A SPECIALLY designed headstone is being installed in York Cemetery in memory of a Hollywood actor’s ancestors who lived in poverty in the city.

York-born actor Mark Addy, who rose to fame in The Full Monty, learned about his great-grandparents’ struggles through the BBC2 documentary A Life Without Work, which aired in 2010.

The programme focused on Seebohm Rowntree’s pioneering work documenting how people were living in poverty in York.

His study highlighted eight families, one of them revealed in the programme to be the ancestors of Mr Addy, star of blockbuster film Robin Hood and BBC series Atlantis.

Three generations ago the actor’s great-grandfather, John Thomas Addy, struggled to find work and support his family, with only five of his 22 children surviving beyond infancy.

In the documentary Mr Addy was seen retracing his great-grandfather’s steps to Naburn Wharf, where he went in a vain attempt to find work, and visiting the site of the Hungate slums where his family had lived in the late 1800s before settling in Walmgate.

Mr Addy was also filmed visiting an unmarked plot in York Cemetery where his family was laid to rest, unable to afford a headstone.

After watching the programme, J Rotherham Stonemasons, based in Holme-on-Spalding Moor, offered its services and set to work creating a headstone for the family.

Adrian Buckley, monumental manager at the firm, said: “We saw Mark Addy looking at a bare patch of ground where his ancestors were buried and we wanted to help them to create a lasting tribute to their family. It is an amazing rags-to- riches story and we are delighted to be a small part of it.”

The documentary featured extracts from Seebohm Rowntree’s research which stated: “This was no family of undeserving poor. They are a sober, decent, well-living family, always eager for and willing to do any work however poorly paid.”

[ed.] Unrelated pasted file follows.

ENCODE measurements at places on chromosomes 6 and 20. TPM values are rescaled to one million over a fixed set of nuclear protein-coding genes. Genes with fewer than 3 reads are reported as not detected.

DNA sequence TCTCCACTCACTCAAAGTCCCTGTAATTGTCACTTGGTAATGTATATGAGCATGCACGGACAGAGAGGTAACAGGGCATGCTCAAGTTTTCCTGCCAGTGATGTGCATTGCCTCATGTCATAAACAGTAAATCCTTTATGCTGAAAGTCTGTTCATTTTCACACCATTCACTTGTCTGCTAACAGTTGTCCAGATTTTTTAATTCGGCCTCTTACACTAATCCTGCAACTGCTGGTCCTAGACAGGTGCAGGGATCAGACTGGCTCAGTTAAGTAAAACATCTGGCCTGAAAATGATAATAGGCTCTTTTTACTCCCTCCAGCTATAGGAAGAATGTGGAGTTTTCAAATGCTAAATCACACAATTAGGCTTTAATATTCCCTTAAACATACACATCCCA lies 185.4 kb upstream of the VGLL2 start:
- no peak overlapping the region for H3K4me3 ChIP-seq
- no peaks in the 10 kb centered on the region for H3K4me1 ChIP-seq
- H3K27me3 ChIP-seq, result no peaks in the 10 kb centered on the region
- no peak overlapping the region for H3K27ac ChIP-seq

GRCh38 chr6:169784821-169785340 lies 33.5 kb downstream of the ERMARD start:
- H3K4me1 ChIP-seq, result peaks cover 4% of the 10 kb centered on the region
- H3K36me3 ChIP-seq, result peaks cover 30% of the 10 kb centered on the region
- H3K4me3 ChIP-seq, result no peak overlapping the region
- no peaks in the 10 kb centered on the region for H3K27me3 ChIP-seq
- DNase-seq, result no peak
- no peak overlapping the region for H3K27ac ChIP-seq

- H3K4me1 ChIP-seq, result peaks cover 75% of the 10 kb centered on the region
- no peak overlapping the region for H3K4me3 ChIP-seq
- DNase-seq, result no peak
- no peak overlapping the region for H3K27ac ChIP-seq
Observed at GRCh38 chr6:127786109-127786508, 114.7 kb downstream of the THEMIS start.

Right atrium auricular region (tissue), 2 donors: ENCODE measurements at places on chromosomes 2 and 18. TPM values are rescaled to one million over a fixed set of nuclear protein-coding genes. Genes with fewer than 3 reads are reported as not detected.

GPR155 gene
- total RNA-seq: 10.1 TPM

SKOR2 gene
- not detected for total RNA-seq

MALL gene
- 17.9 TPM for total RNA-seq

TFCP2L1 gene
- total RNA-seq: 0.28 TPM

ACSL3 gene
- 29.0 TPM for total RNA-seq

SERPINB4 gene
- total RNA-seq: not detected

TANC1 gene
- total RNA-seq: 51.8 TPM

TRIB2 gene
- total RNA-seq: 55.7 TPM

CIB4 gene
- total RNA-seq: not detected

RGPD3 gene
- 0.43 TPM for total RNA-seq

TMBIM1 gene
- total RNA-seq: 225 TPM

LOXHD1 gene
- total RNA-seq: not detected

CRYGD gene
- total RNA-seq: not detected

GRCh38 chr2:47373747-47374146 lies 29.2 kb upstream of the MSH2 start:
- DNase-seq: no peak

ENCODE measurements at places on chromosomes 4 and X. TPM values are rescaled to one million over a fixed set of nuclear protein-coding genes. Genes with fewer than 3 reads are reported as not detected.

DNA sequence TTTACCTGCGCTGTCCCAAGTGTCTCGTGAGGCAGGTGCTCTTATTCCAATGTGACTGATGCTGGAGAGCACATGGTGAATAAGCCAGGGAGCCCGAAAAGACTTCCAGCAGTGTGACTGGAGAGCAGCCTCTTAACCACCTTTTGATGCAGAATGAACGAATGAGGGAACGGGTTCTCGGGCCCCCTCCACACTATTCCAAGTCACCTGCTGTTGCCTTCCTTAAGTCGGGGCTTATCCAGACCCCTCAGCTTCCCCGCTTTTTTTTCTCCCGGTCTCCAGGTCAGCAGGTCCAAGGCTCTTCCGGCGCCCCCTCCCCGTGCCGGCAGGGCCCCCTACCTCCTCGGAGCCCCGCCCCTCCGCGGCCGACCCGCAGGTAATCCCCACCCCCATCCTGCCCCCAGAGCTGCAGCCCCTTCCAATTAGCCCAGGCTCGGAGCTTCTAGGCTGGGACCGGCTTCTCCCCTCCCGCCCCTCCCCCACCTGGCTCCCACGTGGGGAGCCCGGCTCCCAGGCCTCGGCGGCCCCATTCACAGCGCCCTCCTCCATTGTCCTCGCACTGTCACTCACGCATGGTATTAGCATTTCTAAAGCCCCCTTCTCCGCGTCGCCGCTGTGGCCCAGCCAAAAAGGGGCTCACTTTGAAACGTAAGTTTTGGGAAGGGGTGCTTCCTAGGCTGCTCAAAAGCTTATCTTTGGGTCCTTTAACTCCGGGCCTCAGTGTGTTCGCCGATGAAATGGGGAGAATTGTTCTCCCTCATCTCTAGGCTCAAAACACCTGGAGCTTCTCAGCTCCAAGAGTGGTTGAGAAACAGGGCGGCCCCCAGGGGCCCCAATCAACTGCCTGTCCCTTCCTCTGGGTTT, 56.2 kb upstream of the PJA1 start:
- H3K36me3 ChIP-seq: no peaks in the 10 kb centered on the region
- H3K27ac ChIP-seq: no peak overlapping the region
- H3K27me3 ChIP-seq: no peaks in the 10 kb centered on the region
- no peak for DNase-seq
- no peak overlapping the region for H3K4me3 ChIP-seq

Mr Addy said: “We are grateful that we have a lasting memorial for our ancestors. We were thrilled when Rotherham’s offered to design a unique stone for our family.

“The whole process has been wonderful and the end result has completely exceeded all our expectations. It is the last page of the story and I am pleased we can give something back.”

The programme also uncovered a diary kept by John Addy, in which he talks about his son Sydney.

When Mr Addy’s father Ian was shown the diary, he found the details very moving. He still lives in York and spent his working life as a glazier at York Minster.

His own father, the same Sydney mentioned in the diary, worked at Rowntrees and Ian had no idea his family’s history had been so carefully recorded or that his father grew up in such harsh conditions.

Ian said: “It’s just an age that’s gone by and looking through a keyhole and seeing that, I realise how lucky we are now and how much things have changed for the better.

“The memorial stone is really beautiful. I have enjoyed seeing how it has evolved through from the design to the crafting of this magnificent finished piece of work.

“Our family has been in York for centuries and this is a really fitting tribute. We are really grateful to Rotherhams.”